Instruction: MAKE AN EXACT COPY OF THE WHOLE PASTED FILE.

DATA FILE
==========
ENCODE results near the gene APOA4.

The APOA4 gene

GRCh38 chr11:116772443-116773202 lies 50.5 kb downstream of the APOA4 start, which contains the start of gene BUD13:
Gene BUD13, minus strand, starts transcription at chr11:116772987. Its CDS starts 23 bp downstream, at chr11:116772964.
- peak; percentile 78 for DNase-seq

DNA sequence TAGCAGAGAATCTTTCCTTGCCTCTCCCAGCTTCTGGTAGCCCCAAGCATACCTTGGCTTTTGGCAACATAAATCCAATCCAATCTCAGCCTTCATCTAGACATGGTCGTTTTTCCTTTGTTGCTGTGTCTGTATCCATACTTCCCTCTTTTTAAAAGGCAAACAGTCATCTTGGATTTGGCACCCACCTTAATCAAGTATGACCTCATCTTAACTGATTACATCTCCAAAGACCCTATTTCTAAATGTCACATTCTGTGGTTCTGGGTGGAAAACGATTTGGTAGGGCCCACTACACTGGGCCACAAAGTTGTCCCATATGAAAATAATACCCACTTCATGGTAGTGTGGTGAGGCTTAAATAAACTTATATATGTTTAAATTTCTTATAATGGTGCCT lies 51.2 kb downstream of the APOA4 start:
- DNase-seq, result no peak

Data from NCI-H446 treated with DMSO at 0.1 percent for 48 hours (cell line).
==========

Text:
ENCODE results near the gene APOA4.

The APOA4 gene

GRCh38 chr11:116772443-116773202 lies 50.5 kb downstream of the APOA4 start, which contains the start of gene BUD13:
Gene BUD13, minus strand, starts transcription at chr11:116772987. Its CDS starts 23 bp downstream, at chr11:116772964.
- peak; percentile 78 for DNase-seq

DNA sequence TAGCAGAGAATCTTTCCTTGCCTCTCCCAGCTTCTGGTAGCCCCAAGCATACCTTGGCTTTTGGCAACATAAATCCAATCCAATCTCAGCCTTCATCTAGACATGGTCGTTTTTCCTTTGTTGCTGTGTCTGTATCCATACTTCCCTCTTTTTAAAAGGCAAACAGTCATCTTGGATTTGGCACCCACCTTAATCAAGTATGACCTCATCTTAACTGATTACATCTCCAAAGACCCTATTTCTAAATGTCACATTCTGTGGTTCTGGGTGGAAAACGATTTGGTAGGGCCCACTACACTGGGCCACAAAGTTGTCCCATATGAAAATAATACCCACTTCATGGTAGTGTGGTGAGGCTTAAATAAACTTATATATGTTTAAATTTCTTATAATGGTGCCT lies 51.2 kb downstream of the APOA4 start:
- DNase-seq, result no peak

Data from NCI-H446 treated with DMSO at 0.1 percent for 48 hours (cell line).